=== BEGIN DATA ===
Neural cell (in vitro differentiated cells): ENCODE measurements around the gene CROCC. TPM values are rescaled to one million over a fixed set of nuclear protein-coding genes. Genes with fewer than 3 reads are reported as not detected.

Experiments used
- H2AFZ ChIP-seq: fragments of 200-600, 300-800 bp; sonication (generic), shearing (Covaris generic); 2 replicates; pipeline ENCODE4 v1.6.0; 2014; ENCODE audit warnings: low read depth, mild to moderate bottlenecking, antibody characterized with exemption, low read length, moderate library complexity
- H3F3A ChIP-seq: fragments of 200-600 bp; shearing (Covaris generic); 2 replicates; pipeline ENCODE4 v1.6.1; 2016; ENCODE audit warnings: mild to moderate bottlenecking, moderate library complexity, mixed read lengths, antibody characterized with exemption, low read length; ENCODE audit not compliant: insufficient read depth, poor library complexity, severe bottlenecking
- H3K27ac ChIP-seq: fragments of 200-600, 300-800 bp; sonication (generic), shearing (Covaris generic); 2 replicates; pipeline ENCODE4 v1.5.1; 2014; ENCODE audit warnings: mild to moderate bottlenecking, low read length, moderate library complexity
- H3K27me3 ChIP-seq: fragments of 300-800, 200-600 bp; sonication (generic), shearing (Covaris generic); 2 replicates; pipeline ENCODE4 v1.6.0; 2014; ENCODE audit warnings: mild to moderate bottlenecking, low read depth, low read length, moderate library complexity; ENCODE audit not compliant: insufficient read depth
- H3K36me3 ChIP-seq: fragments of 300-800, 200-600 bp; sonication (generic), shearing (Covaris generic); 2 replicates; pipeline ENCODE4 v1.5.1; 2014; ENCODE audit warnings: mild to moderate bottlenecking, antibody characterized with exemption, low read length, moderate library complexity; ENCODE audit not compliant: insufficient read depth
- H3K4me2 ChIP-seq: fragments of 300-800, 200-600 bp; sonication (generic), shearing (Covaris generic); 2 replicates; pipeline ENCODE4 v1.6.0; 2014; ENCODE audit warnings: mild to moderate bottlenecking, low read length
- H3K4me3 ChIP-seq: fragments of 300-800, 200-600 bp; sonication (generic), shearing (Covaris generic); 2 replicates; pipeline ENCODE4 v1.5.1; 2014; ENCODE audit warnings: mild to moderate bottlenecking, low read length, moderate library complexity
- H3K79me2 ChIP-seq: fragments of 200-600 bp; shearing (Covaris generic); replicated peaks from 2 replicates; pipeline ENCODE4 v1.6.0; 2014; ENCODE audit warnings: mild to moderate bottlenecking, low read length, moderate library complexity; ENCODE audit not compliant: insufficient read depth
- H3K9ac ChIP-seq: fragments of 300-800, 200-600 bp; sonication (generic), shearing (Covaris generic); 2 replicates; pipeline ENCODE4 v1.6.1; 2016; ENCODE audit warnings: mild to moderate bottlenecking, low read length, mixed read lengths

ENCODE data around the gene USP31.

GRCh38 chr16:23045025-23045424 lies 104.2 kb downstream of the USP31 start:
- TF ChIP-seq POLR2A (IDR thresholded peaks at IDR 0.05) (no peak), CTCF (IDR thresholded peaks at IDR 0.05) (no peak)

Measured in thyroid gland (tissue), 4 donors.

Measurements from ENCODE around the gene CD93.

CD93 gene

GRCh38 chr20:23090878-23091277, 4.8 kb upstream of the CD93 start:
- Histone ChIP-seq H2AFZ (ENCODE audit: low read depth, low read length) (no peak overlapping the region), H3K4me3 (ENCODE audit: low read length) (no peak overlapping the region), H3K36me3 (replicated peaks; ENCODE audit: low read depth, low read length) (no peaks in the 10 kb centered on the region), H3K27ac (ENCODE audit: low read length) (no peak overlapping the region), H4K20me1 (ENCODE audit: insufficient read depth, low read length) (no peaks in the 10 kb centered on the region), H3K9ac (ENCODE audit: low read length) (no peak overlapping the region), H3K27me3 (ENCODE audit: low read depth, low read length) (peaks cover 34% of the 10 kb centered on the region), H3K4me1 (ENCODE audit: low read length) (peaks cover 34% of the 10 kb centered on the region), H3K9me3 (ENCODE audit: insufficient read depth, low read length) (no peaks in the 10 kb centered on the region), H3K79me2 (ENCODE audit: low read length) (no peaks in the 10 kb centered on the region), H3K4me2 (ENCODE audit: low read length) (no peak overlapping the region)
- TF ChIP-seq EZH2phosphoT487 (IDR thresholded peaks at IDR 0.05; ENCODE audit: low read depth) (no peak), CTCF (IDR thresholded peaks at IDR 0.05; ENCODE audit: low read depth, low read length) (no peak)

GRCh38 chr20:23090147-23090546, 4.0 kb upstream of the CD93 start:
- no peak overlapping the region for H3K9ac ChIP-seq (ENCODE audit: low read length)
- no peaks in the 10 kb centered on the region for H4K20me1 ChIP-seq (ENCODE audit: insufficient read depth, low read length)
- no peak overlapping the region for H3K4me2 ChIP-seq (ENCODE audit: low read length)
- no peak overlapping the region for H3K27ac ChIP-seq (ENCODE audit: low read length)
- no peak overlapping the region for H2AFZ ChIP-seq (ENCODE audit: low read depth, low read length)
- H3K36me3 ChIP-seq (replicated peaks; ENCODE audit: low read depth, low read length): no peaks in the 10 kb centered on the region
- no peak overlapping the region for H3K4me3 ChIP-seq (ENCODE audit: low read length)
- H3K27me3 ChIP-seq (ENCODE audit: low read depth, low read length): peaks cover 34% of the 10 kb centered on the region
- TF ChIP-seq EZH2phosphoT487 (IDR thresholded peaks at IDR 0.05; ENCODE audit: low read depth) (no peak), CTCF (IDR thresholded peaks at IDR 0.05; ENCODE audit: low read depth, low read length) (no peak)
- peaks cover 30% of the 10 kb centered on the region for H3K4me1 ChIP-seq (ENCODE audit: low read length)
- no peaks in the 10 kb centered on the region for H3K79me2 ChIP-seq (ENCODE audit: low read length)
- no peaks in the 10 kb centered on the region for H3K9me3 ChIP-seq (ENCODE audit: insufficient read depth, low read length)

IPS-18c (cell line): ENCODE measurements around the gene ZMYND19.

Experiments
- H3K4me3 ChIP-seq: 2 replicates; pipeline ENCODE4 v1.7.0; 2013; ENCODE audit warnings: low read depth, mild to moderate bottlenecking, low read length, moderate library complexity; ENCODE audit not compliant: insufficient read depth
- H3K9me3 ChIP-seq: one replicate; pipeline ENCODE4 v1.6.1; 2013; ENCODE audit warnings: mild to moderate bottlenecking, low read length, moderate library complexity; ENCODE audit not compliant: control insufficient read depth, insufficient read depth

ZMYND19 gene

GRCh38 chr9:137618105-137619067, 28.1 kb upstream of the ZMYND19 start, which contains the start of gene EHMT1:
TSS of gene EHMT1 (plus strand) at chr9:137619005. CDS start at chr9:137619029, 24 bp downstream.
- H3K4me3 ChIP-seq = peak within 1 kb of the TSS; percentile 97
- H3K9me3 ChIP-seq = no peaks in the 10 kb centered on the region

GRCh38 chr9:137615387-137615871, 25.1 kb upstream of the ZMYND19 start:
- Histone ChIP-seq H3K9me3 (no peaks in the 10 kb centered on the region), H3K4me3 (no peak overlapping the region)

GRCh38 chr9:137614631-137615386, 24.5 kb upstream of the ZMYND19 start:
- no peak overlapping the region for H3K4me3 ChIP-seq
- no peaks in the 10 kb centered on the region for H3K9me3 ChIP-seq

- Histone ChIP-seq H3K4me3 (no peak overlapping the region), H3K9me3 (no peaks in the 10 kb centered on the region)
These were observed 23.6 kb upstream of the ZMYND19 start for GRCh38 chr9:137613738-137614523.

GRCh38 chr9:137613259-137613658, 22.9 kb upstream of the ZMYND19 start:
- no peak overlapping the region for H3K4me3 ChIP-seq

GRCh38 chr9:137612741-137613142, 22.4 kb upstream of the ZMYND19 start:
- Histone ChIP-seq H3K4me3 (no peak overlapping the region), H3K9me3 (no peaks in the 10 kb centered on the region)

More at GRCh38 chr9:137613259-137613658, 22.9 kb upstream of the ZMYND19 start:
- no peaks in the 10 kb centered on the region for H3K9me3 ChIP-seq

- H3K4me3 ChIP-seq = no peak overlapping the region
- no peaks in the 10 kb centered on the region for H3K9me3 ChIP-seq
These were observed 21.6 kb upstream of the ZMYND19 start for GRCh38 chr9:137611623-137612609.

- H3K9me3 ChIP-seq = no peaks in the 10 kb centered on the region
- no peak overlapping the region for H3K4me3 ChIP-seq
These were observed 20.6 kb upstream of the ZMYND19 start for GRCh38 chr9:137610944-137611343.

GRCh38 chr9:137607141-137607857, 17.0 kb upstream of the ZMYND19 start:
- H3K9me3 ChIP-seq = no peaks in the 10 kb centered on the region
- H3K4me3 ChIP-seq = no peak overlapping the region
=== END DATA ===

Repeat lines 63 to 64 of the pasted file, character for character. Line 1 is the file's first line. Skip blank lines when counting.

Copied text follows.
- H3K9me3 ChIP-seq = no peaks in the 10 kb centered on the region
- H3K4me3 ChIP-seq = no peak overlapping the region